Ramón smiled, and the smile at last caused the unshed tears to fall and rain down his cheeks.
“Then it is time, my son,” Ramón said, and rose.
They turned and walked back through the metal forest toward the compound.
“Once I’m safely en route, will you kill him?”
Ramón walked in silence for a while.
“No,” he said at last. Eric glanced at him in surprise, and saw that his father also had a puzzled expression on his face.
“Why not?” Eric asked.
Ramón said nothing for a long moment. Then he spoke, hesitantly.
“I saw the project he and Elon were working on. They had decided to fix the climate. Just the two of them. They would put their vast financial empires together, and get the job done. They had a plan. I don’t know enough to tell you if it was a good plan, or a bad plan, or just a fantasy of old men. They spoke as if they thought it would work. But they were stuck on one, final point, something they could not get around.”
“What was that?” Eric asked.
“They could not figure out how to make it profitable.”
Eric stopped walking, his mouth open. Ramón stopped, and turned back to face his son. They stared at each other. And then Ramón’s lips twitched slightly, and they both burst out laughing uncontrollably.
The laughter at last subsided, and they quickened their pace toward the compound. Ramón’s face grew sad as they walked.
“When I understood that they could not move forward with a plan to save the Earth because it would not make them wealthier, I understood something about both of them that I had never imagined.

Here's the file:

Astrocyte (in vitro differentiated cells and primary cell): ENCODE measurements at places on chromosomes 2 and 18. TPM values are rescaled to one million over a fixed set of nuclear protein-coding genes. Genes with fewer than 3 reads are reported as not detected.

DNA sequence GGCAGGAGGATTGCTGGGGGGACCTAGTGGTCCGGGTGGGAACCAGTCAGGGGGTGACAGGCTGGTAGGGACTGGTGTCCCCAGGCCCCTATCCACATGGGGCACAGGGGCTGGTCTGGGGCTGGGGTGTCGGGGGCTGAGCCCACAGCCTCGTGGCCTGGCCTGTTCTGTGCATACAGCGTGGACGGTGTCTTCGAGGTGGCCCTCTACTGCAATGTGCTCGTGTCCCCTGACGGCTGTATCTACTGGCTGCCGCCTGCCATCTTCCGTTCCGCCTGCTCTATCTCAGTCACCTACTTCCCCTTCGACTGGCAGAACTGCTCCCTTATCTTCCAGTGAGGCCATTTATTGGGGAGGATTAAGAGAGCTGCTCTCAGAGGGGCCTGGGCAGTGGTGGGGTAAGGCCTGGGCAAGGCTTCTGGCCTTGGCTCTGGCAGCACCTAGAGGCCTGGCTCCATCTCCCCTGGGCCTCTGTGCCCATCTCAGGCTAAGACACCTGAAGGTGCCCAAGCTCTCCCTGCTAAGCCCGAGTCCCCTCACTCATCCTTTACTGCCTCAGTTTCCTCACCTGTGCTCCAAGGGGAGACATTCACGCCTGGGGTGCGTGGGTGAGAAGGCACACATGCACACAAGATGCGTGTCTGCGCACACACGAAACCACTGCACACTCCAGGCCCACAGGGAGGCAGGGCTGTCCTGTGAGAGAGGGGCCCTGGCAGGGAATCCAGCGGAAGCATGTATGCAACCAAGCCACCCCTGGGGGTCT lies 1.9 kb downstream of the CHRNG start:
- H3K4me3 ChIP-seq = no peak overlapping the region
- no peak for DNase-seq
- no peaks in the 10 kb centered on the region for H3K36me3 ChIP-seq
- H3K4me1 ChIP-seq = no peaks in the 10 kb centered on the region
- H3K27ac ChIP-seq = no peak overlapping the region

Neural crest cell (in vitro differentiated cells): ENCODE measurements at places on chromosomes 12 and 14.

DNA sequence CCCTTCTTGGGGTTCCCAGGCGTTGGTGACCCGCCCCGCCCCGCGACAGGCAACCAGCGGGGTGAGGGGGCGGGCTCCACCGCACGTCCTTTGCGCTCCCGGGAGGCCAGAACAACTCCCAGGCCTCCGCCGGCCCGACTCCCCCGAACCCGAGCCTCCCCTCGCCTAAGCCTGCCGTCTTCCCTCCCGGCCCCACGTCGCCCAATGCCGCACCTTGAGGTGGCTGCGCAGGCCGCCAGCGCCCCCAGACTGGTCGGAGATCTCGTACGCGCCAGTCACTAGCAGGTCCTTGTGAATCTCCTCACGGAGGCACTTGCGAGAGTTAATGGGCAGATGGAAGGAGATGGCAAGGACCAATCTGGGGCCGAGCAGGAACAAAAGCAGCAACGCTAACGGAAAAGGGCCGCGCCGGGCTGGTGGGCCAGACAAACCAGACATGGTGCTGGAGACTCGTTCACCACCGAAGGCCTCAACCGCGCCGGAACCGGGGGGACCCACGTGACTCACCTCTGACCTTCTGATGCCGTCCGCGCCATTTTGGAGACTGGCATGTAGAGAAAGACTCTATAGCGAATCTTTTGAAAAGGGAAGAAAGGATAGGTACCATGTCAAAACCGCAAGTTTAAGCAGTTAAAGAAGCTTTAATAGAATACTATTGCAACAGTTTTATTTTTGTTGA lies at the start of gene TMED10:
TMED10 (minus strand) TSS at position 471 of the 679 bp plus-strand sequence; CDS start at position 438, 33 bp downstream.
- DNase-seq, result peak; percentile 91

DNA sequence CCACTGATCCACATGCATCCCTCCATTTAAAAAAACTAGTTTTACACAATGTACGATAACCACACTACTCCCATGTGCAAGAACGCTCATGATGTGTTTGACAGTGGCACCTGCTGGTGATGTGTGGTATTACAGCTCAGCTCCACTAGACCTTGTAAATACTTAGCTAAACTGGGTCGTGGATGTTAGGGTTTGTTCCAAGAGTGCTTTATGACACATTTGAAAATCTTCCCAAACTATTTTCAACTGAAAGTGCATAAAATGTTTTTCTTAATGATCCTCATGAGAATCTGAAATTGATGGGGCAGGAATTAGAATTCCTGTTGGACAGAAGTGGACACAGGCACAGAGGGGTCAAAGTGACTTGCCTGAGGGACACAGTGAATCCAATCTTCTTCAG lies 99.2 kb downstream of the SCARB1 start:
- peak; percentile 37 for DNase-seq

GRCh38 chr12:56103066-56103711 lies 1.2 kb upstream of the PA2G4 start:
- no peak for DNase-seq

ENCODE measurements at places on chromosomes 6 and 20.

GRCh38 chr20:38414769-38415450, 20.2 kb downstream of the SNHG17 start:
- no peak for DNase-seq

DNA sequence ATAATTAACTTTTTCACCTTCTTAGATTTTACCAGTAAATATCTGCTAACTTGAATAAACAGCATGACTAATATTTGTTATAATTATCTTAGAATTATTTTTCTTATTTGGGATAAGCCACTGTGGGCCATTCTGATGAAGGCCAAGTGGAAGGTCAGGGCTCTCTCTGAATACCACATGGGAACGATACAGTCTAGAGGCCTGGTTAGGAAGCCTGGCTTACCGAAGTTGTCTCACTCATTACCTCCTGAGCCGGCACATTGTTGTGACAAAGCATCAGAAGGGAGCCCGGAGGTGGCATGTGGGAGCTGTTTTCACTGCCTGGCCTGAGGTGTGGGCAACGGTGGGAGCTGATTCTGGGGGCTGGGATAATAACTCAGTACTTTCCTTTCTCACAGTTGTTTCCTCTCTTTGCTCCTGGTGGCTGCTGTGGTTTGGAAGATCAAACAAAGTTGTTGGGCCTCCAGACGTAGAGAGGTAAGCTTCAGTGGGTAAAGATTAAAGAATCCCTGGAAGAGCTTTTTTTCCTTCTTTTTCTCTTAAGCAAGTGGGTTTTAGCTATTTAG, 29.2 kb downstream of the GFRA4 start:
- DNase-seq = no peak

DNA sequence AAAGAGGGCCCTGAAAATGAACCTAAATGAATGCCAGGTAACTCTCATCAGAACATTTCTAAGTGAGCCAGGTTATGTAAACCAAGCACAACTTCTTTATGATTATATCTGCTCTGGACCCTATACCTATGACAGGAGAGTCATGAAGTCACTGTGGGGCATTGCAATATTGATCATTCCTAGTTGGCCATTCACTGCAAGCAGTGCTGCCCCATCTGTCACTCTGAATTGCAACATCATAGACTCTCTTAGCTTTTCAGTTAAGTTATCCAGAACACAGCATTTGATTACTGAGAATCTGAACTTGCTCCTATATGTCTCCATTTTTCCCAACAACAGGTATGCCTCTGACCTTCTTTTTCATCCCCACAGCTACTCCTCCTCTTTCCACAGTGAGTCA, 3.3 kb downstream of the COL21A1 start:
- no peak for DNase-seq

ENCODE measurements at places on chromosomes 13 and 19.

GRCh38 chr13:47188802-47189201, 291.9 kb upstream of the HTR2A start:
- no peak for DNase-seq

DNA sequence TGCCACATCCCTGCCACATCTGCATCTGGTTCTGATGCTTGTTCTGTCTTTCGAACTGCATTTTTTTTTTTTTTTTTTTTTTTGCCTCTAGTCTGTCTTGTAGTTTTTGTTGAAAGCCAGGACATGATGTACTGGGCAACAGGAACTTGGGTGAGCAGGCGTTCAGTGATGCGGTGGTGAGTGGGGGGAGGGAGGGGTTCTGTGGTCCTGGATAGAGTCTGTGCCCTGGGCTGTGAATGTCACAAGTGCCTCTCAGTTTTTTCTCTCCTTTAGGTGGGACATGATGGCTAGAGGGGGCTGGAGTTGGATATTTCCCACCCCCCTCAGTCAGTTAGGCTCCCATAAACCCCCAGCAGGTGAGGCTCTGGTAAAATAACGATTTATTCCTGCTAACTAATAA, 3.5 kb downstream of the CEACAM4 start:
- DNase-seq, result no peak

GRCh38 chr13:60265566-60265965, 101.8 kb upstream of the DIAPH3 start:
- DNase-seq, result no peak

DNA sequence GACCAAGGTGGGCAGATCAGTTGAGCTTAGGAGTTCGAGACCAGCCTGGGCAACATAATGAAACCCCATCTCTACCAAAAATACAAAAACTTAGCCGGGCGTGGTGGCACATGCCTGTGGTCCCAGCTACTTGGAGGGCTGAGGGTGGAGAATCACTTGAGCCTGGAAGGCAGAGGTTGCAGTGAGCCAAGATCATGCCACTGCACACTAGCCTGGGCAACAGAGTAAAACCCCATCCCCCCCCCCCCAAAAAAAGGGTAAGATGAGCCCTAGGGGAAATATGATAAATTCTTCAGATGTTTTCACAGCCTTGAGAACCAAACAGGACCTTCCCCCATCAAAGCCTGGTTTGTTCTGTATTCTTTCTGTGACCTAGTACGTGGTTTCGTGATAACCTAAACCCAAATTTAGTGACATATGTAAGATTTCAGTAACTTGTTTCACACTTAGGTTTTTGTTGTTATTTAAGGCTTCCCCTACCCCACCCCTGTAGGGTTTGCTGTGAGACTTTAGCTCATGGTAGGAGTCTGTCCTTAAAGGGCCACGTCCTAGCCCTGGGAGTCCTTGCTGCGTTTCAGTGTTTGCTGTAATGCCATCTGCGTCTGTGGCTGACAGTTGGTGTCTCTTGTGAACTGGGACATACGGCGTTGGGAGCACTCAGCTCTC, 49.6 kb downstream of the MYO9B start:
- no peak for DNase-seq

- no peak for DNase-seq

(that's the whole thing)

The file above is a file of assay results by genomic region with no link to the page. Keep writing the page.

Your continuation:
“They were afraid. Their lives were consumed by that fear. They were like dogs that keep eating, not because they are hungry, but because they are afraid of becoming hungry. They eat to try to quell, not their hunger, but their fear. They eat until they are in pain, and then eat more until their stomachs burst, and they die. Their fear does not allow them to do otherwise.
“He has always had apple pie on his birthday, since he was a boy. A few years ago, his chefs could not prepare his birthday pie, because there were no apples to be found, at any price.
“He screamed at the cooks. He had the head chef beaten. When he finally grasped that we couldn’t find apples, he ordered us to plant an apple orchard, at enormous expense, in a special climate-controlled garden with seed we acquired from a seed ark: the seeds never germinated. Then he wanted us to buy a biotech company to create new heat-resistant apple seeds — but there weren’t any such companies left, and their employees’ contracts had all been scattered to other industries.
“He is the richest, most powerful man in the world, and he can’t have apple pie on his birthday. And he can’t seem to grasp why this is the case.”
They had reached the compound door, and Eric shouldered his pack.
“I no longer hate him,” Ramón said. “I pity him. He’s caused himself far more pain than he ever caused me. And he has nothing to show for it. His last friend is dead, and all his wealth cannot buy him a final taste of apple pie. I’m the fortunate one: I have a son, who is going to make a life for himself in a place where the rain still falls.
“So no, son, I’m not going to kill him. I’m going to continue to serve him as I have for so many years, and try to make his last days more comfortable.”
They embraced. Then both wiped away their tears, and Eric turned and strode away without looking back.